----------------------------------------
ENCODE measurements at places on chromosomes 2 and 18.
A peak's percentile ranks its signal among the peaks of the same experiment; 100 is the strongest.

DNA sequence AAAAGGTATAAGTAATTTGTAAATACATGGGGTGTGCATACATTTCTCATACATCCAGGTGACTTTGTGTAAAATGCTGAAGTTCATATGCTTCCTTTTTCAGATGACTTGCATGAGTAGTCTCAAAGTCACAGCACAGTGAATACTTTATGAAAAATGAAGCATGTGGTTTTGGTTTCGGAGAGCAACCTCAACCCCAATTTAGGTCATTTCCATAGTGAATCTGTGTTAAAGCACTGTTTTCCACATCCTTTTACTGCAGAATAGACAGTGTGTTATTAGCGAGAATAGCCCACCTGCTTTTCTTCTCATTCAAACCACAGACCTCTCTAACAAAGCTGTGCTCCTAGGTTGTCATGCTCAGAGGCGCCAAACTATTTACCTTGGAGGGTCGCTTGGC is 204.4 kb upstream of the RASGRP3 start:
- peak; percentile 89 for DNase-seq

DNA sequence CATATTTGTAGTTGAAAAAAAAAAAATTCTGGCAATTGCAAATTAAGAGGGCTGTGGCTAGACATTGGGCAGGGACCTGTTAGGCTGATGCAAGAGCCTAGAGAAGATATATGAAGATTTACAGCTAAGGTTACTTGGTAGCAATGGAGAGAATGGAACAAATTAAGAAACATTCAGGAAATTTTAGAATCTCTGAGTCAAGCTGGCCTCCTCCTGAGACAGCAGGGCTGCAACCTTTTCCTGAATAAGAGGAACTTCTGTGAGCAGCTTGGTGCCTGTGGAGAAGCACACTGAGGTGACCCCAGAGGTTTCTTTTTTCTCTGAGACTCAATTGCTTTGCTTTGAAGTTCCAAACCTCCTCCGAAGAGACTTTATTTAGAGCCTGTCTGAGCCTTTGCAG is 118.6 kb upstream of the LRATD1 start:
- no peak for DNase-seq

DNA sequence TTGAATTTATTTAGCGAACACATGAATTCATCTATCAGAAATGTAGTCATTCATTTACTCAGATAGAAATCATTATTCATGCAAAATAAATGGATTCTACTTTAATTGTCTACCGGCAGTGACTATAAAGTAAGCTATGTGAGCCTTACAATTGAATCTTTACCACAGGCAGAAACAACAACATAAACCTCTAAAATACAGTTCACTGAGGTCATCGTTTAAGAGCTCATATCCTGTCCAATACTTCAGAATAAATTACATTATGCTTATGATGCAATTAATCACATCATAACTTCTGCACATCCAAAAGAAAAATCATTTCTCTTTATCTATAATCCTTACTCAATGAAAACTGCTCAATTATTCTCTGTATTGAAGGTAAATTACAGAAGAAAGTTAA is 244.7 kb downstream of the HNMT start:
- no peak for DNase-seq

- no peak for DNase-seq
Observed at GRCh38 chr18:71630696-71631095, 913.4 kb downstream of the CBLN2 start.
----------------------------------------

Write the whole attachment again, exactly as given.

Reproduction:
ENCODE measurements at places on chromosomes 2 and 18.
A peak's percentile ranks its signal among the peaks of the same experiment; 100 is the strongest.

DNA sequence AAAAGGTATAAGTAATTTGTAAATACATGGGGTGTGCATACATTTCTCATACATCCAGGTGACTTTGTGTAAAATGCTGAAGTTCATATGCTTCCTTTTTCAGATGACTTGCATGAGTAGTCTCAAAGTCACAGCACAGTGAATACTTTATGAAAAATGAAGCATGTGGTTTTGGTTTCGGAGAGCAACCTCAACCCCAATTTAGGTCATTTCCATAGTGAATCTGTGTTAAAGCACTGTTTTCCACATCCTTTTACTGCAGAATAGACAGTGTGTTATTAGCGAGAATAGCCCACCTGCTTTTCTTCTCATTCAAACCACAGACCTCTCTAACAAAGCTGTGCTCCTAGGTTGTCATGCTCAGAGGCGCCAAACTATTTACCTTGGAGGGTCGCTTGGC is 204.4 kb upstream of the RASGRP3 start:
- peak; percentile 89 for DNase-seq

DNA sequence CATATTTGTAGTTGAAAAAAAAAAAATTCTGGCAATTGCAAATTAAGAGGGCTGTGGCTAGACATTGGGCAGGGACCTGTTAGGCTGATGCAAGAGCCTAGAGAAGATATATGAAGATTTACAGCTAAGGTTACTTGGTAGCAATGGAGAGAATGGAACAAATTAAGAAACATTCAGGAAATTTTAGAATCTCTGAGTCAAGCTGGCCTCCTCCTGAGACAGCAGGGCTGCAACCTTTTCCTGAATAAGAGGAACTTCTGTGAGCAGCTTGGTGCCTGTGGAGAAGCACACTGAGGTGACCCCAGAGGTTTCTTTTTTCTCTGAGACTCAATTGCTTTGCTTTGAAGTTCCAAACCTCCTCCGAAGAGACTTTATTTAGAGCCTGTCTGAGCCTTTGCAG is 118.6 kb upstream of the LRATD1 start:
- no peak for DNase-seq

DNA sequence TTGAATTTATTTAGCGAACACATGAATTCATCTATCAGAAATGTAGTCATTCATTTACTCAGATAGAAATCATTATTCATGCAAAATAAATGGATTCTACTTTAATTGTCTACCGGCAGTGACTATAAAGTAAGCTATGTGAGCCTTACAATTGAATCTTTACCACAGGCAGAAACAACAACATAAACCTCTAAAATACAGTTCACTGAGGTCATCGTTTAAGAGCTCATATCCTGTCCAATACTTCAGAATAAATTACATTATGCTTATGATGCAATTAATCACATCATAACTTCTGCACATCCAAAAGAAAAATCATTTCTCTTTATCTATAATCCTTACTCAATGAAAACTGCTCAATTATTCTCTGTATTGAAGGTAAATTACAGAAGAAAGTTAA is 244.7 kb downstream of the HNMT start:
- no peak for DNase-seq

- no peak for DNase-seq
Observed at GRCh38 chr18:71630696-71631095, 913.4 kb downstream of the CBLN2 start.